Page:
“a bewitched pudding and Mr. Ringdalee”
Sat., Mar 23, 1907
Miss Pamela Colman Smith mounted the platform carrying her foot-lights, a pine board bearing four fat yellow candles. These she lighted and spreading out the folds of her voluminous pink cashmere skirt and bestowing a pat to her turban, sat on the floor behind them and gave three of her quaint Jamaican folk stories which the negroes tell to one another and the nurses to their white charges. with the quaint phrase of “Once in a long before time before Queen Victoria came to reign over we,” prefixing each of her selections she told her attentive audience about a spider, whose name refused to stick in the writer’s memory, a bewitched pudding and Mr. Ringdalee, who married a pigeon.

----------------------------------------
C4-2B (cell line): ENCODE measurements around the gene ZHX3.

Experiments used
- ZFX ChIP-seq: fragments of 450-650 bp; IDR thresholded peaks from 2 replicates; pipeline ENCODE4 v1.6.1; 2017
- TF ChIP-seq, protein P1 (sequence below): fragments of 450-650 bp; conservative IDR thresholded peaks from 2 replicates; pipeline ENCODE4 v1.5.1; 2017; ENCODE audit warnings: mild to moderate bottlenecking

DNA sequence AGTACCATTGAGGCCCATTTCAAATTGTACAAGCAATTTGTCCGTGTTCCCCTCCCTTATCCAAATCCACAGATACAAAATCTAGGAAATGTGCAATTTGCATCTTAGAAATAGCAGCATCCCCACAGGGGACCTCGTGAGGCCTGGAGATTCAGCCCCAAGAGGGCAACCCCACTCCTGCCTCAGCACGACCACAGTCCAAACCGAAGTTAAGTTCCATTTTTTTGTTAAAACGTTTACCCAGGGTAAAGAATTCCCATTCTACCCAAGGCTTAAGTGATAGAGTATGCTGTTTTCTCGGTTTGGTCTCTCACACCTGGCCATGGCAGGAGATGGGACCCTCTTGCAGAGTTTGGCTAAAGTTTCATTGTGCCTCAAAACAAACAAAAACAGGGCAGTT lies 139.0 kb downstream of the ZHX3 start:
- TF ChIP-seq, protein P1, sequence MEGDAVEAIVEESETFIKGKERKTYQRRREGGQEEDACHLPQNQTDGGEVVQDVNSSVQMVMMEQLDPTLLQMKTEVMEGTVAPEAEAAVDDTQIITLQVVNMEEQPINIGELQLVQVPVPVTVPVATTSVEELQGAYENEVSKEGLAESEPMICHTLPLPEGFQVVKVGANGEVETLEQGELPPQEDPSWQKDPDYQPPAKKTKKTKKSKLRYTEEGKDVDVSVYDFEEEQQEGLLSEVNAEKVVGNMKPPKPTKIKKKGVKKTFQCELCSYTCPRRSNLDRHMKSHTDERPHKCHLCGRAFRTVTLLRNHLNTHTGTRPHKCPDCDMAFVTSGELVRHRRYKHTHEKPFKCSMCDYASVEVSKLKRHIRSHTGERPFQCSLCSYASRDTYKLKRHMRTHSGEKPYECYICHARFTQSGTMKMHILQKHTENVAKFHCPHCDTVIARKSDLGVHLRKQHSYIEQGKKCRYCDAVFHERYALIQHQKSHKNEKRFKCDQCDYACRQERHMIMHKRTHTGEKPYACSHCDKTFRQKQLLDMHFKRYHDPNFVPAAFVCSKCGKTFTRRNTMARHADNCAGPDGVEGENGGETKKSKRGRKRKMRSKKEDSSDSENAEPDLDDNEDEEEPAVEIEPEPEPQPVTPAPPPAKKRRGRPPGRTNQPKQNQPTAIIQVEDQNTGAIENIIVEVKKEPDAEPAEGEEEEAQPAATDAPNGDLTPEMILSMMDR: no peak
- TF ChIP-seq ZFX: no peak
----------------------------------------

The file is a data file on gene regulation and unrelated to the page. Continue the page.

— Brooklyn Life
[Note the mentioned platform, the bird (known as Chim-Chim) and an extra costume in the picture below – only the candles are missing. The little squiggle to the right of Pixie’s signature is Annancy, the spider.]
Read this account of Mark Twain’s laughter at one of Pixie’s performances, picked up by a New Zealand paper. It contains the text of one of her stories and a more detailed account of her story-telling: Pamela Colman Smith & “De Six Poach Eggs”.